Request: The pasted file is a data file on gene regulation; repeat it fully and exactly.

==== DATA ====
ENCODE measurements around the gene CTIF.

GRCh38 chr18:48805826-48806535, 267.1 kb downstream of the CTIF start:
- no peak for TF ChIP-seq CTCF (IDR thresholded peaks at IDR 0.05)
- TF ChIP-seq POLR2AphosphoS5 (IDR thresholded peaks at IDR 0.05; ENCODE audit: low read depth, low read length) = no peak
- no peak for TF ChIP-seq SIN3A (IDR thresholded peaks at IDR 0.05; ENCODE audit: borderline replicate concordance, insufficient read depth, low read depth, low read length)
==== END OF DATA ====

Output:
ENCODE measurements around the gene CTIF.

GRCh38 chr18:48805826-48806535, 267.1 kb downstream of the CTIF start:
- no peak for TF ChIP-seq CTCF (IDR thresholded peaks at IDR 0.05)
- TF ChIP-seq POLR2AphosphoS5 (IDR thresholded peaks at IDR 0.05; ENCODE audit: low read depth, low read length) = no peak
- no peak for TF ChIP-seq SIN3A (IDR thresholded peaks at IDR 0.05; ENCODE audit: borderline replicate concordance, insufficient read depth, low read depth, low read length)